A breakthrough in North Korea

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Shahid M Amin

IN the last few weeks, North Korea has taken a dramatic U-turn in its policy towards USA. It announced on April 20, 2018 that it will halt missile and nuclear tests and would be shutting down a test site. Earlier, an announcement had been made that North Korean leader Kim Jong Un would be holding a summit meeting with US President Trump. The halt of nuclear testing fulfils a pledge that the mercurial Kim Jong Un had made, ahead of his planned summit meeting with Trump, which might take place next month. These developments are in sharp contrast with the abusive messages Kim Jong Un and Trump had been exchanging ever since the latter took over as US President, and even during Trump’s long presidential campaign. In the recent past, to show his defiance of the US, among other considerations, Kim Jong Un carried out several missile and nuclear tests. He has often threatened that his country has the capability to attack targets deep inside the US mainland. In their war of words, Trump derided Kim Jong Un as the “rocket man” and had threatened to use overwhelming force to annihilate North Korea. All such war talk seemed highly dangerous and was creating deep fear and anxiety, particularly among North Korea’s immediate neighbours, South Korea and Japan, which would suffer the most in case of a nuclear war.
Ever since their independence and partition, the two parts of Korea have been at loggerheads. The north has been a dictatorial Communist regime, strong in military power but economically hollow, while the south has prospered economically. They fought a bloody war in 1950-53, which became an international war with the involvement of USA and China, and others. They also came close to fighting each other on several other occasions. But a change in North Korea’s stance became apparent in February 2018 when it belatedly decided to take part in the Winter Olympics being held in South Korea. There was a hint of detente when Kim Jong Un decided to send his sister and close aide Kim Yo Jong to the winter games. She met the South Korean President in signs of a thaw. Following some more diplomatic exchanges, the decision was made to hold a US-North Korea Summit meeting. This was confirmed on March 8, 2018, by the White House. But it also said that “in the meantime, all sanctions and maximum pressure must remain.”
The planned US-North Korea Summit would be the first time that a sitting US President will be meeting the leader of North Korea. (Two ex-Presidents Carter and Clinton did visit North Korea some years ago, but that was not in an official capacity.) The Trump-Kim Jong Un summit looks like a breakthrough in US-North Korea relations. However, prudence demands that we recall that in the past three decades, there have been some other occasions as well when agreement was reached between Washington and Pyongyang on some of the divisive issues, including North Korea’s nuclear and missile development programmes and testing, sanctions against North Korea, denuclearization and disarmament of the Korean peninsula, and the elusive issue of union of the two Koreas. But each time, the hopes raised were dashed to the ground due to one reason or the other, amidst accusations of breach of promise between the two sides. Around 2003, former President George Bush Jr. vitiated the atmosphere by describing North Korea as part of the ‘axis of evil’ (along with Iran and Saddam’s Iraq). The two US allies in the region, Japan and South Korea, sometimes took an even tougher line towards North Korea and thwarted agreement. Throughout this period, the only country that had some influence in reclusive North Korea (sometimes also called the Hermit Kingdom) was China, which must be credited for its restraining influence all along, including facilitation of the planned US-North Korea Summit.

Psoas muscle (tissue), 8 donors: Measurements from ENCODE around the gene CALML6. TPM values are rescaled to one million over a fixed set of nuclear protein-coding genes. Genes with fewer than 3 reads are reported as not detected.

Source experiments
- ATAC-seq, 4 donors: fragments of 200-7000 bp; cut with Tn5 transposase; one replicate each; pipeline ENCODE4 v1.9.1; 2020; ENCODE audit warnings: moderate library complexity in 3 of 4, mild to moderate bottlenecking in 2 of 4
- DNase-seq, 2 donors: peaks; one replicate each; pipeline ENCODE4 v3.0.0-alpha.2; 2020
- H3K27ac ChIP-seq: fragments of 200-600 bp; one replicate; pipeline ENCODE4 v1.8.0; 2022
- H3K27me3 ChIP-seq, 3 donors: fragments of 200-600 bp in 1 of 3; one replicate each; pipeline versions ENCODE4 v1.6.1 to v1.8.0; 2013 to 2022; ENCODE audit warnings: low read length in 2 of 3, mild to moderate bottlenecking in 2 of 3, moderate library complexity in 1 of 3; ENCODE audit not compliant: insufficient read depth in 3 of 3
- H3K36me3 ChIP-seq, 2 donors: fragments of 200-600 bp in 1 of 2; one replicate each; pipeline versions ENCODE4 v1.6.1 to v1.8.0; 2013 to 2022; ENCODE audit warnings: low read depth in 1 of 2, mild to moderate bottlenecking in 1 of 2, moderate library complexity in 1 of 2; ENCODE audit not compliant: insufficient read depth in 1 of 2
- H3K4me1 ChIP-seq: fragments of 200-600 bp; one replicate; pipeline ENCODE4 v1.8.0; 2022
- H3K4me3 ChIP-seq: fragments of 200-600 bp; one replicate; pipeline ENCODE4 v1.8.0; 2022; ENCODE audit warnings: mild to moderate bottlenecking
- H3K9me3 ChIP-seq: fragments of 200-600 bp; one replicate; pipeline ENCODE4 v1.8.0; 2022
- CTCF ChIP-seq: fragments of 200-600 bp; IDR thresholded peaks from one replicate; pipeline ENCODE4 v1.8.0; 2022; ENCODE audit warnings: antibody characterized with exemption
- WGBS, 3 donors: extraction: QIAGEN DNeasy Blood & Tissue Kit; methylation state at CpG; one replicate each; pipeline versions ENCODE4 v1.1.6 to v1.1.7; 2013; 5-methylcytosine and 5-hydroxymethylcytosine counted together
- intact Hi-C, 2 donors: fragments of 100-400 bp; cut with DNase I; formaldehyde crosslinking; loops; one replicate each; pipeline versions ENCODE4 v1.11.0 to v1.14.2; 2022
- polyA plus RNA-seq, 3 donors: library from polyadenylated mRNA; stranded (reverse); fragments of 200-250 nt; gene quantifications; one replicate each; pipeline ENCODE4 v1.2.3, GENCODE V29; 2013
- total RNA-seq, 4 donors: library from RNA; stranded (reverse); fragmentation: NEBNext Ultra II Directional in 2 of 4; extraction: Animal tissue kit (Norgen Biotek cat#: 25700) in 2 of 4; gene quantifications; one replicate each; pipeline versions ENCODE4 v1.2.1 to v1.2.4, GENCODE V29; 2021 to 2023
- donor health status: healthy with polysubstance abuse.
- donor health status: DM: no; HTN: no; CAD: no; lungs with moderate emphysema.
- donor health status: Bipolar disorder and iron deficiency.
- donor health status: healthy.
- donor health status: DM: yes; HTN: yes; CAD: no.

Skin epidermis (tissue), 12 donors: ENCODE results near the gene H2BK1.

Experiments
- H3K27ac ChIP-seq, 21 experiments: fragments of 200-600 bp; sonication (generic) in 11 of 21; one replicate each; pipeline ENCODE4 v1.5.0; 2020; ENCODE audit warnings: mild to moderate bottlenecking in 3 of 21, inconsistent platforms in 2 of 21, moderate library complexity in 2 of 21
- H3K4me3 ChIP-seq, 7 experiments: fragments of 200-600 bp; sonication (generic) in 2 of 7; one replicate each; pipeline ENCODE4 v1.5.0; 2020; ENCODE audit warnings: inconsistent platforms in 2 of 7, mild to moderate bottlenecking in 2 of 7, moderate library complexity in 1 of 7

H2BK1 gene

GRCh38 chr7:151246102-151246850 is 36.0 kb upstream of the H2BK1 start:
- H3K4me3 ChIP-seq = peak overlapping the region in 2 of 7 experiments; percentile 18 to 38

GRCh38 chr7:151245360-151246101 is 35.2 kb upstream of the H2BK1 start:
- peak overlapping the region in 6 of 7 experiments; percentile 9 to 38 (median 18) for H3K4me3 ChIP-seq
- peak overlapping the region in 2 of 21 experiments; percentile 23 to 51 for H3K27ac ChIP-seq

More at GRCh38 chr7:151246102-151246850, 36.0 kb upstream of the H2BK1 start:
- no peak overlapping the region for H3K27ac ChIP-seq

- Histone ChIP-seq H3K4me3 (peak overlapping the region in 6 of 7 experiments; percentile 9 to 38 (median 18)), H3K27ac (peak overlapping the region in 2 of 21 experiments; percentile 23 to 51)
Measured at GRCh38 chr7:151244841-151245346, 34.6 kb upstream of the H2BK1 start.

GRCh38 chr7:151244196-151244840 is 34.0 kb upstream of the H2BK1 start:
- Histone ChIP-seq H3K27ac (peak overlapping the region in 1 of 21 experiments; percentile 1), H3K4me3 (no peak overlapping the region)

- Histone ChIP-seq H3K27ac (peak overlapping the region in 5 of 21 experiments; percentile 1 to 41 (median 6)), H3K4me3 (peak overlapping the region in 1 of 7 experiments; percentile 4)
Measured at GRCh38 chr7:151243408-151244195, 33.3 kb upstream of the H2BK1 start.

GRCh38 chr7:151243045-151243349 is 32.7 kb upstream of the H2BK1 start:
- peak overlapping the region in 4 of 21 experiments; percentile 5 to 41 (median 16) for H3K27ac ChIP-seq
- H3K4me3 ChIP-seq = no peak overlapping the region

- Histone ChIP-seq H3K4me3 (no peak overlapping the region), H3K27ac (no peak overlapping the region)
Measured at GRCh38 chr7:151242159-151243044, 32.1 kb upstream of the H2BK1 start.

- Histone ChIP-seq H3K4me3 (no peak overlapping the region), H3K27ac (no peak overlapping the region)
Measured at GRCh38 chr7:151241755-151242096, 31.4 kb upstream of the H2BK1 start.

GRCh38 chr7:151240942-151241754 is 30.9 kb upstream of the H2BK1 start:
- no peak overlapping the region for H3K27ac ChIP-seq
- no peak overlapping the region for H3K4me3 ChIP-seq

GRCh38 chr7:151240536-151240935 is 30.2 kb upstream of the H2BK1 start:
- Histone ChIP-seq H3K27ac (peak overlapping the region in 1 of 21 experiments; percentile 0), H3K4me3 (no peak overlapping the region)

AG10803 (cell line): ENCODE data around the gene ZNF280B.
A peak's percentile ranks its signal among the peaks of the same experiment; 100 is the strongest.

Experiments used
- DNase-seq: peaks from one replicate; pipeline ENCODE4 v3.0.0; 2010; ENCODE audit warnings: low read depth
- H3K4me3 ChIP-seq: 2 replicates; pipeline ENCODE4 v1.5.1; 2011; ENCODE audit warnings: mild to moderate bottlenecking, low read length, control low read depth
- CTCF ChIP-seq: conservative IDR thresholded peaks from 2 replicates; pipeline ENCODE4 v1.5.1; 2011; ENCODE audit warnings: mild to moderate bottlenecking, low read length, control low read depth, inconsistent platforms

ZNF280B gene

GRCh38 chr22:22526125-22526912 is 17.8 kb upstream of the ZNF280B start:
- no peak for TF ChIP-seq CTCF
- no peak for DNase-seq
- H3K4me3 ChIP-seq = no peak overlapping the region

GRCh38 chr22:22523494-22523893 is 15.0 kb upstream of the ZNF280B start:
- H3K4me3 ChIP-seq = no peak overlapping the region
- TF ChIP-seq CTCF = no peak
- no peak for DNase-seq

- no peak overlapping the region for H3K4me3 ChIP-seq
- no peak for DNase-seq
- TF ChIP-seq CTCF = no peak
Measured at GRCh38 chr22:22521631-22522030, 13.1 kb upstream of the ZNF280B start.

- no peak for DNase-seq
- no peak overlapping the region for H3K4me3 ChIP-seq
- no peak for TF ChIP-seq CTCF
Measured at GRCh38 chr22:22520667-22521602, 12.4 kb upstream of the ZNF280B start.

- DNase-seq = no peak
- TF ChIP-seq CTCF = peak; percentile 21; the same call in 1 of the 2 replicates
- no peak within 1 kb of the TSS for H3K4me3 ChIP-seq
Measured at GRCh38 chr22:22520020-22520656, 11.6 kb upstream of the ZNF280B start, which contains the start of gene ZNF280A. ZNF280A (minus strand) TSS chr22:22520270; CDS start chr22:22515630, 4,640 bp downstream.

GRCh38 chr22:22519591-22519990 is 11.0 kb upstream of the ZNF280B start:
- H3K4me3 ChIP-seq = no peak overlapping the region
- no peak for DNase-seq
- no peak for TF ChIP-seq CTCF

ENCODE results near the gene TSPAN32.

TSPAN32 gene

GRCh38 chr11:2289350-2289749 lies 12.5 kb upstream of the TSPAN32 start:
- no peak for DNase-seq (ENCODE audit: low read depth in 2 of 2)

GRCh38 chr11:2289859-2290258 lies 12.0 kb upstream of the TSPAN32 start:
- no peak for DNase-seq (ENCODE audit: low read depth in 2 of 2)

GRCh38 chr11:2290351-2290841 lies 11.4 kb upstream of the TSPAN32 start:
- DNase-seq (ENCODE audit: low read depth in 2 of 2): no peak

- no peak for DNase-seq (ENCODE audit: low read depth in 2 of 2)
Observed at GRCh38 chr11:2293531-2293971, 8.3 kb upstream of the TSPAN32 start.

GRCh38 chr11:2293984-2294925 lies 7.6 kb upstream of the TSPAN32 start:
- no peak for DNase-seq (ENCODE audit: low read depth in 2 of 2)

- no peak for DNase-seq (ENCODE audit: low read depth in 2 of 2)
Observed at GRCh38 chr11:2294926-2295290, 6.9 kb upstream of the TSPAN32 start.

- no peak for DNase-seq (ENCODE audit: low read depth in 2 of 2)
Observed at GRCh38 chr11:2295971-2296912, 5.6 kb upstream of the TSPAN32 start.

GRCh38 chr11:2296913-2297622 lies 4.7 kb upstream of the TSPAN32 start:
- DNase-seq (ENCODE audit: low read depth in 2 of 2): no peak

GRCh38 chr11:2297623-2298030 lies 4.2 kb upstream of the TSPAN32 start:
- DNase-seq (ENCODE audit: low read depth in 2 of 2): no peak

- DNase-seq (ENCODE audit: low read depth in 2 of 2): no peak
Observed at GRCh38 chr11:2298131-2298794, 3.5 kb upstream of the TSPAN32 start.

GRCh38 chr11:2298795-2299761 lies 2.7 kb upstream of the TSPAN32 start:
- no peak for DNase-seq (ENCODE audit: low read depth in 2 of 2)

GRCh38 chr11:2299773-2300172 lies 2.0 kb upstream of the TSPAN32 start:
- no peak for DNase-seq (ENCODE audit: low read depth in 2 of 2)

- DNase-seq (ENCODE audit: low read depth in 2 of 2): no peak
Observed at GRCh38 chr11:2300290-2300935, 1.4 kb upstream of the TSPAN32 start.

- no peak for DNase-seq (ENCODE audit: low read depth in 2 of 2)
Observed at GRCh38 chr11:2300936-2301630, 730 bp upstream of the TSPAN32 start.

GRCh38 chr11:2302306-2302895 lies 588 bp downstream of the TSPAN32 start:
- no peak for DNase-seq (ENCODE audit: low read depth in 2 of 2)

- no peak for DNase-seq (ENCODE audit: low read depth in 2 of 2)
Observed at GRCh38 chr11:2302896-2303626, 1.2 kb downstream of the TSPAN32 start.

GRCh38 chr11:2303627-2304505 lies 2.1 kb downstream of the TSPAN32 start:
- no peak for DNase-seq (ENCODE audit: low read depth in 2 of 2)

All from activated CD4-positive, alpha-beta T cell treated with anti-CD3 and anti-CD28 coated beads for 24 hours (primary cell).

How should one explain this change of events in Korea that look like a breakthrough? Trump is widely criticized for his boorish behaviour and threatening posture, but clearly this has worked in the case of North Korea. For his part, Kim Jong Un is no less a loud-talking, sabre-rattling, leader. Perhaps these two complement each other. In case their Summit meeting produces a meaningful agreement, all would be forgiven and forgotten and Trump and Kim Jong Un would presumably be getting Nobel Prize for Peace. The denuclearisation of Korea and the possible withdrawal of US forces from the peninsula would be epoch-making developments.
But the possibility cannot be ruled out that the two leaders, each a megalomaniac and highly unpredictable, might quarrel at the Summit, in which case the threat to peace would become greater than ever before. It would be wise to do solid spadework ahead of this meeting through the diplomatic channel. Already, the incoming US Secretary of State and current CIA chief Mike Pompeo has made a secret trip to Pyongyang and met Kim Jong Un. Trump used his favourite Tweet to declare on April 18 that the meeting “went very smoothly and a good relationship was formed. Details of Summit are being worked out now.” Some experts have been of the view that there is a method in the madness of Kim Jong Un, who has often talked loosely about starting a nuclear war. It is likely that he has been using the nuclear and missile threats as a card to secure respectability, thereby putting an end to his country’s isolation, and securing foreign economic aid that his country so badly needs.
— The writer served as Pakistan’s Ambassador to Saudi Arabia, Soviet Union, France, Nigeria and Libya.

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